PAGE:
Not surprisingly during these times with hiring freezes and budget cuts, there may be a tendency to put the search on hold indefinitely, creating more uncertainty about the state of the department or group.

Because senior-level positions are difficult to recruit for, there must be more strategic planning in place to cut the time to fill those openings, whether it is to develop more talent internally or to identify qualified outsiders faster. The lack of planning is, to a large extent, attributable to a lack of criteria defining what constitutes talent based on expected goals for the position.

For example, senior-level positions in business development are some of the most difficult positions to fill. A majority of biotech companies insist on hiring a strong scientist with an MBA from an elite business school with a history working for large pharmaceutical companies. Many are inflexible, requiring the candidate to have a scientific background and strong publication record even for business development positions.

This rigidity has proved costly for companies who choose to keep the position open for an extended period of time. Some companies have decided that they would prefer to leave the position open rather than hire someone with a proven business record in another industry and a demonstrated capacity to understand enough of the science to put deals together.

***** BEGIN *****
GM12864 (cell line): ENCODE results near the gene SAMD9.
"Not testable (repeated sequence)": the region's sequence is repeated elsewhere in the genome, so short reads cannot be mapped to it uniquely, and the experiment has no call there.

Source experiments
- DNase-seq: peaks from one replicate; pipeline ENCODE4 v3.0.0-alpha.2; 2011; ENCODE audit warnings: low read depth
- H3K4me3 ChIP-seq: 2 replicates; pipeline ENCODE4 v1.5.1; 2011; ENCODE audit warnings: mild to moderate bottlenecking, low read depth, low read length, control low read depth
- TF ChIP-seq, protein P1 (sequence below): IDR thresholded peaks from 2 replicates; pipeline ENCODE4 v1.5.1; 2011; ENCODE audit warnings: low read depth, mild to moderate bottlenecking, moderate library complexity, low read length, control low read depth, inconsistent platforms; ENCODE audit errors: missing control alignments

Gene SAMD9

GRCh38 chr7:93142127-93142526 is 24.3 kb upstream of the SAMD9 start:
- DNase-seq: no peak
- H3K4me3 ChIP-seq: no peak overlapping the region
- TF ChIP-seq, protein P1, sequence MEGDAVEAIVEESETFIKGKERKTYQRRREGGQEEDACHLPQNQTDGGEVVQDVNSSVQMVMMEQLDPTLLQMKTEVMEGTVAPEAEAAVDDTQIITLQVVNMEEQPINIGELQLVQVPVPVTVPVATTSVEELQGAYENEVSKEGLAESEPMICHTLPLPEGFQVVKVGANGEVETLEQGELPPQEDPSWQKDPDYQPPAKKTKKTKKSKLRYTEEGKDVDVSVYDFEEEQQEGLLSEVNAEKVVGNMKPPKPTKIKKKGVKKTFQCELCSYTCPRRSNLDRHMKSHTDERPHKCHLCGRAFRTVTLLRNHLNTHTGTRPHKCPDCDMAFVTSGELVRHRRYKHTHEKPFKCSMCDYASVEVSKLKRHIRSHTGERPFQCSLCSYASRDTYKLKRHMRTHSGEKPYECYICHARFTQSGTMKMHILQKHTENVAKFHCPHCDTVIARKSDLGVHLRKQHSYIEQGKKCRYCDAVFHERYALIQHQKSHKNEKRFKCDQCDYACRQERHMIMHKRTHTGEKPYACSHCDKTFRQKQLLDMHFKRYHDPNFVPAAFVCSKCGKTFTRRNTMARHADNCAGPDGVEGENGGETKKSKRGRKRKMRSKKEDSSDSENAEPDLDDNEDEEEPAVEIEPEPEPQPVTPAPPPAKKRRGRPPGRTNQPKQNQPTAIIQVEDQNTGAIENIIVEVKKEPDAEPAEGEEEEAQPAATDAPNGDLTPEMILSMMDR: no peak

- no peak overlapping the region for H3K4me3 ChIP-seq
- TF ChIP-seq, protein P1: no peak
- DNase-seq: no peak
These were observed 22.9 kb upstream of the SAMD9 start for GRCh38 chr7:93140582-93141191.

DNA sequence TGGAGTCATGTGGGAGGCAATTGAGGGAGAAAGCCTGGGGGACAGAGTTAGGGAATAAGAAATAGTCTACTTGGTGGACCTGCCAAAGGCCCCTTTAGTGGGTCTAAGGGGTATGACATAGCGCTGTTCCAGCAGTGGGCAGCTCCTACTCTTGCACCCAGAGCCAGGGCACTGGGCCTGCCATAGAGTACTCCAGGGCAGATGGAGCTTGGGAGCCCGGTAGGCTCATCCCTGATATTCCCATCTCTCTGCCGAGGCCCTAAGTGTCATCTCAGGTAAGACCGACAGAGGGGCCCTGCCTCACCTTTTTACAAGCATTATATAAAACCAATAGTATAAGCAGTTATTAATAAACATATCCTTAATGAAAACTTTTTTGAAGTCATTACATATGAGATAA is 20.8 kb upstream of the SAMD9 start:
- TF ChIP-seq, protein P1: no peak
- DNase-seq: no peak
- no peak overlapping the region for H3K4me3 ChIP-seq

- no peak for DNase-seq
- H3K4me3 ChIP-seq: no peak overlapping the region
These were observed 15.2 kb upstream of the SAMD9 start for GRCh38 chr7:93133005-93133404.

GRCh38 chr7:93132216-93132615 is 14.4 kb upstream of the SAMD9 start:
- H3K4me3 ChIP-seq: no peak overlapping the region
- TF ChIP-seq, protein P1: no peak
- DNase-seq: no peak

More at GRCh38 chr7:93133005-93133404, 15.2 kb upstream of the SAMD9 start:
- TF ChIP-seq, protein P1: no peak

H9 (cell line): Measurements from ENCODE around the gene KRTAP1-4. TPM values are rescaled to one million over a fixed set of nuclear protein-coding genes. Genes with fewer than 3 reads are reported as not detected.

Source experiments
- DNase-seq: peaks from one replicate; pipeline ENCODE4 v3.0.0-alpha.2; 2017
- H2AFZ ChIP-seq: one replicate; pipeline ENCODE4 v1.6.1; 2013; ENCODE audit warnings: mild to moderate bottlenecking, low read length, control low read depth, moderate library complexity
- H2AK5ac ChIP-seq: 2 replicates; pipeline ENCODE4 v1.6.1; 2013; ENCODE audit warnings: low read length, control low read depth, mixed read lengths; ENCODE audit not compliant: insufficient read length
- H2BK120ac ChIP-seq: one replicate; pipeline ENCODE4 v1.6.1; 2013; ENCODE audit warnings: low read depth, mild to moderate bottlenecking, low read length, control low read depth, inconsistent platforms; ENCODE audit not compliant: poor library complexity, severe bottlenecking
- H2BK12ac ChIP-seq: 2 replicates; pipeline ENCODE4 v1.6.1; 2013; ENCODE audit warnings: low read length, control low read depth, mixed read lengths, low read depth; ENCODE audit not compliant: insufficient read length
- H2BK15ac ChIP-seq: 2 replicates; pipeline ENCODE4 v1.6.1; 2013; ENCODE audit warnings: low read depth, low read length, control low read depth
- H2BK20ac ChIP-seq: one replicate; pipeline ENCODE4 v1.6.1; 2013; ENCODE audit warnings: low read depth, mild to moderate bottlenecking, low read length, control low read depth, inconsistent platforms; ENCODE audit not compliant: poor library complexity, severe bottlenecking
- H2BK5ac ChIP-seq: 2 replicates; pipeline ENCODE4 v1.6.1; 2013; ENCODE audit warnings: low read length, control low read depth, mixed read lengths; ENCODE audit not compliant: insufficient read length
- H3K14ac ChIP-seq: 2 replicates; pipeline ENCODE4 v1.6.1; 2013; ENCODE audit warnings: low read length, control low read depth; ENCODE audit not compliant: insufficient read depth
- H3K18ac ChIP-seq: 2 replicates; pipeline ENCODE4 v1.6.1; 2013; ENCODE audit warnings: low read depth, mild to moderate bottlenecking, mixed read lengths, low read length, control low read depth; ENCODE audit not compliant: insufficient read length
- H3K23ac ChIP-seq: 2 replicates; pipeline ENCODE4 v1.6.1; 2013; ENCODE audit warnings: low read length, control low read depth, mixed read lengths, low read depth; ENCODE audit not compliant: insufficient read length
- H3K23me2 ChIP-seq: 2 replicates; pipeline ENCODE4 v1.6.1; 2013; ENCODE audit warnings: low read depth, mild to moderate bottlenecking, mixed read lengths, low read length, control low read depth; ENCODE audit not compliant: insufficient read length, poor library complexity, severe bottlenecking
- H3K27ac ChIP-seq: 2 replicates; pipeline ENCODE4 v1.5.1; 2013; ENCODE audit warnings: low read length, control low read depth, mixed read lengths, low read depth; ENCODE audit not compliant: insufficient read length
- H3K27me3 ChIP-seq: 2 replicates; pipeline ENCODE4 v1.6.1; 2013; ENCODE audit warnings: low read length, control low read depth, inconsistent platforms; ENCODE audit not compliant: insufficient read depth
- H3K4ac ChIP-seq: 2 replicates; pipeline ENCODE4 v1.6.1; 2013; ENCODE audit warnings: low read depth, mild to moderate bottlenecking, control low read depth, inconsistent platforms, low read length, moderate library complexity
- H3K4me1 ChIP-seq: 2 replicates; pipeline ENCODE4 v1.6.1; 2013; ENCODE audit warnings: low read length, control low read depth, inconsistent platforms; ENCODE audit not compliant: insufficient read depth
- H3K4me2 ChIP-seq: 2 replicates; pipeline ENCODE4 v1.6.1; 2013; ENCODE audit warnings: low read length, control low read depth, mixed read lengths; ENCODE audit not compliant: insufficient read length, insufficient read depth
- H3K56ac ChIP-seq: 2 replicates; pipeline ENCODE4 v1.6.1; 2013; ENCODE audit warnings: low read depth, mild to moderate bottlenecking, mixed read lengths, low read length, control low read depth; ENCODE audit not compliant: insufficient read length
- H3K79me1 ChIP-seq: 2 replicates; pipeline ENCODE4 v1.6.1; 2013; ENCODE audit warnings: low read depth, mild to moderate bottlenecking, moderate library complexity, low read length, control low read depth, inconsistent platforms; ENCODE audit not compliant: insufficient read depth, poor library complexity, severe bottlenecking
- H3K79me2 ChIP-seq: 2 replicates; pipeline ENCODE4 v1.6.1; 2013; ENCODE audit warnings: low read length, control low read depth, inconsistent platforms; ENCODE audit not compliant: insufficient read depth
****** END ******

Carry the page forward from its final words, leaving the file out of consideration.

However, other biotech and pharmaceutical companies have had the vision to look for other sorts of criteria to define talent.

An example of a successful biotech executive who may not have originally fit the bill is Steve Holtzman, CEO of Infinity Pharmaceuticals and former chief business officer of Millennium Pharmaceuticals.

Holtzman doesn’t have the traditional scientific background; in fact, he was a philosophy major in college. He is probably most well-known among executive search firms for some of the work he did putting together record-breaking business collaborations with pharmaceutical companies during his tenure at Millennium.

His new company, Infinity, raised $70 million in venture capital funding over the summer.

Ray Gilmartin, the CEO of pharmaceutical giant Merck, discussed his own lack of a traditional science background in the book Lessons From The Top by Thomas Neff and James Citrin. He had no direct pharmaceutical experience. He attributes much of his success to his ability to build a great team and to exploit the talents of others. He said that his most important skill is selecting the right people for the job.

The question remains: What is the impact for biotech companies that don’t have a process in place to fill positions efficiently?

That is difficult to predict, but an Amgen executive told an interesting story in the book The War for Talent, based on the study of the same name by McKinsey & Co. Years ago, Amgen beat the competition for anemia drug Epogen’s patent by just a few days. A team of dedicated scientists worked around the clock on it. Today Epogen is a blockbuster drug and its lifetime value is estimated at $50 billion.